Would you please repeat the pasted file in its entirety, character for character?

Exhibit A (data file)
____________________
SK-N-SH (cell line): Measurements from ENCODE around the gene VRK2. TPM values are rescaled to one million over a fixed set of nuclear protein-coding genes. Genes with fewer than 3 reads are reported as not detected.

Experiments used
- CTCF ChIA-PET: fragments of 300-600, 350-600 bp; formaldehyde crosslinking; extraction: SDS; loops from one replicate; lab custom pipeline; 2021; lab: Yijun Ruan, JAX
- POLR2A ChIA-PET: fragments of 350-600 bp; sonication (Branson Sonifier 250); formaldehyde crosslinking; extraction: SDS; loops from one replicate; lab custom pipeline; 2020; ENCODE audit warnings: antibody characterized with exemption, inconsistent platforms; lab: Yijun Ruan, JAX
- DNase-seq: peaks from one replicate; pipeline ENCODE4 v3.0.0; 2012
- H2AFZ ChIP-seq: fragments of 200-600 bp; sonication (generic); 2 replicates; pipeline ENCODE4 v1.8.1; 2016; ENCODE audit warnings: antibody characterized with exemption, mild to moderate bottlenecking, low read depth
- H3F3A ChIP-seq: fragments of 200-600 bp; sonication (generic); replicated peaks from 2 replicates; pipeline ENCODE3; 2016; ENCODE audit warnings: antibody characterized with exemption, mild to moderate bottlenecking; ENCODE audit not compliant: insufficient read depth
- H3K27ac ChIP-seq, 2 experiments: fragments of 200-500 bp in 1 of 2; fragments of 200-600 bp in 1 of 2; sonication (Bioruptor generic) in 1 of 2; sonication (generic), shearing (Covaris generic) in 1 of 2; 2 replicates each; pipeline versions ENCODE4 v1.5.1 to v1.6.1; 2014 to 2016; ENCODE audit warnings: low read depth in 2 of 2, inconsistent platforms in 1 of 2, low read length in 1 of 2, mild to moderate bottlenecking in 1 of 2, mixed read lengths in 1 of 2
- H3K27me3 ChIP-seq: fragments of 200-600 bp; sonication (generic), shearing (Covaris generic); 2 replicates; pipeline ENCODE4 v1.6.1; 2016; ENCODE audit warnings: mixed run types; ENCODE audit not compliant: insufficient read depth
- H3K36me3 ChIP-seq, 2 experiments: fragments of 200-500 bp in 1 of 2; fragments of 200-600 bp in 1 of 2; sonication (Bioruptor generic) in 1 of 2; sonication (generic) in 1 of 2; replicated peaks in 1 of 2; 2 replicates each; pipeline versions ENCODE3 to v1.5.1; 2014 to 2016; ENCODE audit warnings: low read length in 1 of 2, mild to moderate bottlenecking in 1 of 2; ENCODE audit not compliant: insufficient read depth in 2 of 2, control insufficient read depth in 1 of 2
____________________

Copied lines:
SK-N-SH (cell line): Measurements from ENCODE around the gene VRK2. TPM values are rescaled to one million over a fixed set of nuclear protein-coding genes. Genes with fewer than 3 reads are reported as not detected.

Experiments used
- CTCF ChIA-PET: fragments of 300-600, 350-600 bp; formaldehyde crosslinking; extraction: SDS; loops from one replicate; lab custom pipeline; 2021; lab: Yijun Ruan, JAX
- POLR2A ChIA-PET: fragments of 350-600 bp; sonication (Branson Sonifier 250); formaldehyde crosslinking; extraction: SDS; loops from one replicate; lab custom pipeline; 2020; ENCODE audit warnings: antibody characterized with exemption, inconsistent platforms; lab: Yijun Ruan, JAX
- DNase-seq: peaks from one replicate; pipeline ENCODE4 v3.0.0; 2012
- H2AFZ ChIP-seq: fragments of 200-600 bp; sonication (generic); 2 replicates; pipeline ENCODE4 v1.8.1; 2016; ENCODE audit warnings: antibody characterized with exemption, mild to moderate bottlenecking, low read depth
- H3F3A ChIP-seq: fragments of 200-600 bp; sonication (generic); replicated peaks from 2 replicates; pipeline ENCODE3; 2016; ENCODE audit warnings: antibody characterized with exemption, mild to moderate bottlenecking; ENCODE audit not compliant: insufficient read depth
- H3K27ac ChIP-seq, 2 experiments: fragments of 200-500 bp in 1 of 2; fragments of 200-600 bp in 1 of 2; sonication (Bioruptor generic) in 1 of 2; sonication (generic), shearing (Covaris generic) in 1 of 2; 2 replicates each; pipeline versions ENCODE4 v1.5.1 to v1.6.1; 2014 to 2016; ENCODE audit warnings: low read depth in 2 of 2, inconsistent platforms in 1 of 2, low read length in 1 of 2, mild to moderate bottlenecking in 1 of 2, mixed read lengths in 1 of 2
- H3K27me3 ChIP-seq: fragments of 200-600 bp; sonication (generic), shearing (Covaris generic); 2 replicates; pipeline ENCODE4 v1.6.1; 2016; ENCODE audit warnings: mixed run types; ENCODE audit not compliant: insufficient read depth
- H3K36me3 ChIP-seq, 2 experiments: fragments of 200-500 bp in 1 of 2; fragments of 200-600 bp in 1 of 2; sonication (Bioruptor generic) in 1 of 2; sonication (generic) in 1 of 2; replicated peaks in 1 of 2; 2 replicates each; pipeline versions ENCODE3 to v1.5.1; 2014 to 2016; ENCODE audit warnings: low read length in 1 of 2, mild to moderate bottlenecking in 1 of 2; ENCODE audit not compliant: insufficient read depth in 2 of 2, control insufficient read depth in 1 of 2